Austin, Texas
                    FISCAL NOTE, 77th Regular Session
                              April 19, 2001
          TO:  Honorable Paul Sadler, Chair, House Committee on Public
        FROM:  John Keel, Director, Legislative Budget Board
       IN RE:  SB385  by Bivins (Relating to the curriculum requirements
               for graduation from public high school.), As Engrossed
*  Estimated Two-year Net Impact to General Revenue Related Funds for    *
*  SB385, As Engrossed:  positive impact of $0 through the biennium      *
*  ending August 31, 2003.                                               *
*                                                                        *
*  The bill would make no appropriation but could provide the legal      *
*  basis for an appropriation of funds to implement the provisions of    *
*  the bill.                                                             *
General Revenue-Related Funds, Five-Year Impact:
          *  Fiscal Year  Probable Net Positive/(Negative)   *
          *               Impact to General Revenue Related  *
          *                             Funds                *
          *       2002                                   $0  *
          *       2003                                    0  *
          *       2004                          (2,000,000)  *
          *       2005                          (1,710,759)  *
          *       2006                            (483,368)  *
All Funds, Five-Year Impact:
*Fiscal      Probable        Probable        Probable        Probable     *
* Year    Savings/(Cost)  Savings/(Cost)  Savings/(Cost)  Savings/(Cost)  *
*           from State     from General    from General  from Foundation  *
*         Textbook Fund    Revenue Fund    Revenue Fund    School Fund    *
*              0003            0001            0001      (development ed  *
*                                                            savings)     *
*                                                              0193       *
*  2002                $0              $0              $0              $0 *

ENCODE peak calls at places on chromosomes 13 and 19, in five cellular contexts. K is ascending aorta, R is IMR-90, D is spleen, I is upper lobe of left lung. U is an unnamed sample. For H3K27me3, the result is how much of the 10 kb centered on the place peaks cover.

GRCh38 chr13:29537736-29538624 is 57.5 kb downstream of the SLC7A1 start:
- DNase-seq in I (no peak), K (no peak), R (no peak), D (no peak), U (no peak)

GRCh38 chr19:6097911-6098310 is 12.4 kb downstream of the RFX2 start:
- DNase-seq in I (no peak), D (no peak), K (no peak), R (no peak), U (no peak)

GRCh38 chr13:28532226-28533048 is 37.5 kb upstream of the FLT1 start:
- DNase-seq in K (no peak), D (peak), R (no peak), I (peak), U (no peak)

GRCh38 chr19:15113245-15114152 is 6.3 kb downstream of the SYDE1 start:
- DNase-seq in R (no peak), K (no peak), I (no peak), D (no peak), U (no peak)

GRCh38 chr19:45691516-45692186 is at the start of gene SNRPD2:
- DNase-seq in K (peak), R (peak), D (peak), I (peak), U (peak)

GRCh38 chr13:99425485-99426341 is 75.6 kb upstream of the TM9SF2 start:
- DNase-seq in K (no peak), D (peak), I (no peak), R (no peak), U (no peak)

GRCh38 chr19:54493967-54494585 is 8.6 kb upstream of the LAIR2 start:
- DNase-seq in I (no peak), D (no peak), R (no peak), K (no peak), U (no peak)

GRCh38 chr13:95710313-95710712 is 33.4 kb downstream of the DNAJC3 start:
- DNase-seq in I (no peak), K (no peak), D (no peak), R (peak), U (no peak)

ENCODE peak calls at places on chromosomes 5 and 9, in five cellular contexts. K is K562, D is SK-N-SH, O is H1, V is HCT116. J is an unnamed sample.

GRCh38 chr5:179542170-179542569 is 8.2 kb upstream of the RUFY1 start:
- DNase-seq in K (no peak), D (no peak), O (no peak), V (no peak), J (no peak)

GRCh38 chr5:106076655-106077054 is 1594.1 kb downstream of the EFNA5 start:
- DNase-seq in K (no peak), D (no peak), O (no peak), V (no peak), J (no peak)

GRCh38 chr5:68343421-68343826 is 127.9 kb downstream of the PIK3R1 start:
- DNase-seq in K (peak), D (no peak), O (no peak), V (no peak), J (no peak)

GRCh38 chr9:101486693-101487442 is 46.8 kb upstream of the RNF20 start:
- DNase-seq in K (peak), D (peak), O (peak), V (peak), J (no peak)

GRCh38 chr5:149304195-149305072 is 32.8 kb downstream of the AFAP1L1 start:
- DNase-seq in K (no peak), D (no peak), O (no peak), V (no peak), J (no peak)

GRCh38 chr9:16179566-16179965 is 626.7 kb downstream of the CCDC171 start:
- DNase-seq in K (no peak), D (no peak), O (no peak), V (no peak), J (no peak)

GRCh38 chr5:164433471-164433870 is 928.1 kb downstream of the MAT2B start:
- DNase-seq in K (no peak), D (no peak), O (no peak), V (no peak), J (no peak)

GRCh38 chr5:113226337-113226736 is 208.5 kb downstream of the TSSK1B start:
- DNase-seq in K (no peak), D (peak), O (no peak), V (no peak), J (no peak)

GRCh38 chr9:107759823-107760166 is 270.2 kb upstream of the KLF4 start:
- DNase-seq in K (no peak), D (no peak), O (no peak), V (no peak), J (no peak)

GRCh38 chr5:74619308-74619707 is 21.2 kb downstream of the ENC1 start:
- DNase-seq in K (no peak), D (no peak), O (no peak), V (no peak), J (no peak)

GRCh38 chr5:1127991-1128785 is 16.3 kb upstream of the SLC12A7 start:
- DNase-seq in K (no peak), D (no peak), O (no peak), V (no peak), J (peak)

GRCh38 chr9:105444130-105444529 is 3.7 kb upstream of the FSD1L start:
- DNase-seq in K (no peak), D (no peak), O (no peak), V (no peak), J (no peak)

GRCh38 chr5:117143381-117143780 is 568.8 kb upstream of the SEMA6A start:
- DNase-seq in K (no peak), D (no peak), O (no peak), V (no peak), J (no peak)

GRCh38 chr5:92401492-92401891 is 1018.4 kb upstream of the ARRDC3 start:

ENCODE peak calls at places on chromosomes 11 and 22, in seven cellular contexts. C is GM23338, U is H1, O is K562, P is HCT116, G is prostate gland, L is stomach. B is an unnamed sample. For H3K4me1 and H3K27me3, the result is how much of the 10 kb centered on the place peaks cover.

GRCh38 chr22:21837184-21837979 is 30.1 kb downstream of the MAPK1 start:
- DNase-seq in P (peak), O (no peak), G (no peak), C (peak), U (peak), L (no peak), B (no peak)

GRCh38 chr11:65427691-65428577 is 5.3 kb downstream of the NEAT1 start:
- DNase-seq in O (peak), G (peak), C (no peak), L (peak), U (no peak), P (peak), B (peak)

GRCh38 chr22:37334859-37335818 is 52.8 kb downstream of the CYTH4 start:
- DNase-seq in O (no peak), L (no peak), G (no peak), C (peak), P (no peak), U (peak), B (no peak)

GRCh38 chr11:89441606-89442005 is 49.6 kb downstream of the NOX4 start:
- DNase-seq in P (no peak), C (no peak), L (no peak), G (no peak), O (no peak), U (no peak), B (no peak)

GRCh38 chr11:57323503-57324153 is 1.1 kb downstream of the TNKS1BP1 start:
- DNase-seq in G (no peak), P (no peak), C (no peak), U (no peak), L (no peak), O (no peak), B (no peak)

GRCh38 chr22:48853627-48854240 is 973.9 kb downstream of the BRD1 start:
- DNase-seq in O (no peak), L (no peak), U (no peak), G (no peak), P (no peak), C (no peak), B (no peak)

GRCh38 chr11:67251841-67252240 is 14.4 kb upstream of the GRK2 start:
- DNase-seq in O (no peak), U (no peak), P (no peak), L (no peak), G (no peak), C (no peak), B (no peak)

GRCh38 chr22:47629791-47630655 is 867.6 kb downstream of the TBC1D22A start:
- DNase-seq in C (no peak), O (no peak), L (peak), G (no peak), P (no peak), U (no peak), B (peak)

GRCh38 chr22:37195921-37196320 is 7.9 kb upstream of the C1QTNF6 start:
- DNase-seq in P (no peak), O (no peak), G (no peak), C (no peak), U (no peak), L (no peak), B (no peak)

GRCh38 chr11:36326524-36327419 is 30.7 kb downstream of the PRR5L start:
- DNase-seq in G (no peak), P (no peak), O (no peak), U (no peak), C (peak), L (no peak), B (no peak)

*  2003                 0               0               0               0 *
*  2004                 0     (2,000,000)               0               0 *
*  2005       (1,390,259)     (3,050,000)       2,350,000         379,500 *
*  2006       (3,083,368)     (3,350,000)       4,800,000       1,150,000 *
Fiscal Analysis
The bill, as substituted, requires school districts to ensure that each
student enrolls in courses necessary to complete the curriculum
requirements identified by the State Board of Education for the
recommended or advanced high school program.  A student would be allowed
to take courses under the minimum high school program only if the
student, the student's parent, a school counselor, and a school
administrator agree that the student should be permitted to do so.
Students receiving special education would continue to have the option of
graduating through the completion of an individualized education program
(IEP).  This bill applies to students entering the ninth grade in the
2004-2005 school year and thereafter.  However, the commissioner of
education would be granted the authority to exempt a school district from
the implementation date for up to three years if the requirement places
an undue hardship on the district.
While the bill has no fiscal implications for the state in the next
biennium, the state would incur three types of costs during the
implementation period.

1.  Additional funding to be distributed to Regional Educational Service
Centers for teacher retraining, estimated at $2,000,000 per year for 2004
and 2005, with the cost diminishing to zero in the out years.

2.  Instructional materials associated with required courses.  Providing
a textbook for the additional students in each new required course would
cost approximately $15,500,000, which would be spread out over the
implementation period beginning in 2005.

3.  Teacher Retirement System (TRS) contributions related to the expected
increase in teachers needed under this bill.  At full implementation,